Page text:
Updated: Jan 21, 2022
This time, inspiration came from an exchange about Organisational Learning. To paraphrase one hour of lively interaction into a few sentences, we are moving towards Heutagogy (learn by yourself from anything, anywhere and anytime). In other words, we should learn from every situation and continue to do so, whether we want to or not. It was hosted by the Chartered Institute of Personnel & Development, they have c. 140,000 members, so they must be right.
My thoughts went back to a trip to India some years’ ago; a self-managed journey around the country intended to expand my horizons, understand different cultures and enjoy some really good food. Mysuru (Mysore) is a lovely city, in Karnataka State. One of the highlights is the Sri Chamundeswari Temple at the top of a steep hill nearby. It’s dedicated to Chamundi’ or ‘Durga’, known as the slayer of demons and the presiding deity over the city. Pilgrims visit her from all over, believing that the Goddess fulfils their desires and aspirations. Nonetheless, "be careful what you wish for, lest it come true".
I’d already tried to visit the former Maharaja’s palace, but that was shut. The caretakers decided to go on strike that morning and refused to open the gates to visitors. Still wanting my trip to be a “success”, I set off for the temple instead. The choices were climbing c 1100 steps in 30o heat, a rickshaw or braving local transport by taking bus number 201 for INR 28 (CHF 0.33 or GBP 0.38 at today’s prices), leaving the local bus terminal every 30 minutes. That’s what my Lonely Planet guide book said, so it must be right.
Arriving at the bus terminal, I managed to (finally) find the proper bus and the right stop. I expected it to leave quickly(-ish) to spend the next couple of hours exploring a famous temple and started to feel proud for managing the excursion by myself. However, a herd of Friesian cows wandered by, sat down in the middle of the terminal and made themselves comfortable whilst digesting their dinner.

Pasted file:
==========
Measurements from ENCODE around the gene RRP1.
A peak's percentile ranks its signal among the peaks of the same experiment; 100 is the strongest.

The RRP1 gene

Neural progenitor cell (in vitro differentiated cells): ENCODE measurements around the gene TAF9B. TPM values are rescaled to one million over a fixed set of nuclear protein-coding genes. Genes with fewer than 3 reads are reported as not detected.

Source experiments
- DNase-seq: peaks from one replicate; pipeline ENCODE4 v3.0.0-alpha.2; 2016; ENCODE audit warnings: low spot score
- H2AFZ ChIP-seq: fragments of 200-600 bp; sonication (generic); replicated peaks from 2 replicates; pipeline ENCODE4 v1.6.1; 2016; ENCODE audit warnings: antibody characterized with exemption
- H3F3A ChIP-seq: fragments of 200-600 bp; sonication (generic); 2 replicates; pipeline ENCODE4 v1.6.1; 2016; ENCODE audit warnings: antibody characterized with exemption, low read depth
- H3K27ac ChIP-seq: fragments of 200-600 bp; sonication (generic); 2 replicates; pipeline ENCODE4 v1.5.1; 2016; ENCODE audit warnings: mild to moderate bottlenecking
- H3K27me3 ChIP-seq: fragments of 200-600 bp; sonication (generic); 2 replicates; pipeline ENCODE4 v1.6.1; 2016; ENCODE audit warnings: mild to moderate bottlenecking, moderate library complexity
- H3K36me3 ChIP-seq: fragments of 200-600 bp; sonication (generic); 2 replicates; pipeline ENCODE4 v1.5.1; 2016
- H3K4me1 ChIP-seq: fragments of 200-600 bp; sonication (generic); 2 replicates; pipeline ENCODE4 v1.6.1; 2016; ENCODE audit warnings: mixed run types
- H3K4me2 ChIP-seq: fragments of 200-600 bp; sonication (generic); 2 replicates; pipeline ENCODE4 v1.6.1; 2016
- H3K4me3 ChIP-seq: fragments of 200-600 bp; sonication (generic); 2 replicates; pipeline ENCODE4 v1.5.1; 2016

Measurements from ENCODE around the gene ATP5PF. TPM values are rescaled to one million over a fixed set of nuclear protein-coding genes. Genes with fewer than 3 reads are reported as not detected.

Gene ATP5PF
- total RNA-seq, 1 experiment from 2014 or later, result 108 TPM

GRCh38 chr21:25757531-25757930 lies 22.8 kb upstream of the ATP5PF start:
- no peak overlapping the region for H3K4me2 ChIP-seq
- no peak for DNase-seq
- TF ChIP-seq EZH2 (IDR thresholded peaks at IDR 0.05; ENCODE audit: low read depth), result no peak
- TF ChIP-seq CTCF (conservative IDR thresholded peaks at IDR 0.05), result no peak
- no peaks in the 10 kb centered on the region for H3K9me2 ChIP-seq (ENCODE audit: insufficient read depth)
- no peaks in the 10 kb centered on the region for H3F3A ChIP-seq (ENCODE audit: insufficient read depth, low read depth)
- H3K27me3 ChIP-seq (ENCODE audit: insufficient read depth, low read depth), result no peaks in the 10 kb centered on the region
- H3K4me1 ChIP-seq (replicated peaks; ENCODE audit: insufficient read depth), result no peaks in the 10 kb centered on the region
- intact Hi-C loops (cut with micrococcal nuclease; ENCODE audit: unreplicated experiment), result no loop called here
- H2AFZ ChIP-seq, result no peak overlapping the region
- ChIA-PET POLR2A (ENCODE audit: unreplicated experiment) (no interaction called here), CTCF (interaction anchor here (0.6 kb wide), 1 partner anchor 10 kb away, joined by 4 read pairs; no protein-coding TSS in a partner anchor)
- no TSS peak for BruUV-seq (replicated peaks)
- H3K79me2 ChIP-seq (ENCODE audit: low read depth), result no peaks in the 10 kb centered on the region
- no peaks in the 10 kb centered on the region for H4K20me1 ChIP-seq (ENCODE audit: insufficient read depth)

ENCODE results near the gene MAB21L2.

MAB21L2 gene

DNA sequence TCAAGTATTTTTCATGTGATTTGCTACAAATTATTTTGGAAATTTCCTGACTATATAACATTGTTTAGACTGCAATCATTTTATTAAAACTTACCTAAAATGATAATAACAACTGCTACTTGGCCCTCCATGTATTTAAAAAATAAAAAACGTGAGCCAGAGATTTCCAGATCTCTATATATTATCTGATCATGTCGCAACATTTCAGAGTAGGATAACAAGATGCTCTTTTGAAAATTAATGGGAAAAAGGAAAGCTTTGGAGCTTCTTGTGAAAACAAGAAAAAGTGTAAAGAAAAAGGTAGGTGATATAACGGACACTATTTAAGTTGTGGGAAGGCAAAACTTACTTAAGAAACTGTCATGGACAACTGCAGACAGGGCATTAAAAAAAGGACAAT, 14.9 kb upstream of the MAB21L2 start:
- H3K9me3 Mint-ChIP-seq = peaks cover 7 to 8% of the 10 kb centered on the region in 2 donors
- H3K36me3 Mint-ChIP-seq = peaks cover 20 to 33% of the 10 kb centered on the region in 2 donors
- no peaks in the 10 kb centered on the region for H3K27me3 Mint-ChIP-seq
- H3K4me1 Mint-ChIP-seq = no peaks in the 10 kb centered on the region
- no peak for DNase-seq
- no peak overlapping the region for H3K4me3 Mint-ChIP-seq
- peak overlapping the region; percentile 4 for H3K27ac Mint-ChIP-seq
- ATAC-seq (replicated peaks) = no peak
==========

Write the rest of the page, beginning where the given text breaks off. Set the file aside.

So much for my best laid plans, which ceased to have any significance whatsoever. Since cows are holy in India, everything stopped to wait for them; regardless of how long that would take. They could have gone in one minute or 120 and there was nothing I could do to change the situation. How could I negotiate with a cow anyway? We didn’t exactly speak the same language.
With little alternative but wait for the herd to leave, it turned out that my desires and aspirations for broader perspectives were being fulfilled, but in a completely different way. Over the next 2 hours, there wasn’t much else to do, but sit and reflect on what I’d learnt from my trip so far. According to Kurt Lewin; "Motivation for change must be generated before change can occur. One must be helped to re-examine many cherished assumptions about oneself and one's relations to others." As one of the founders of Organisation Development, he must be right.
The Sri Chamundeswari Temple was really beautiful; especially as I could enjoy it in the evening light as the sun started to go down. Travelling round India independently was certainly a dream come true. It expanded my horizons in unforeseen ways; realising the importance of taking time to reflect; whether I wanted to or not. Other lessons learnt from experience included the importance of the journey and not the destination; how attitudes to time can differ so significantly and how resistance to change from unexpected sources can also yield positive outcomes, which turn out right. All thanks to a Friesian cow in the Bus Station.
With homage to: Lewin (1951) (WW Jacobs 1902)
Why is a Learning Philosophy so important for organisations? CIPD (2018) https://www.youtube.com/watch?v=dH1HlZuA2vk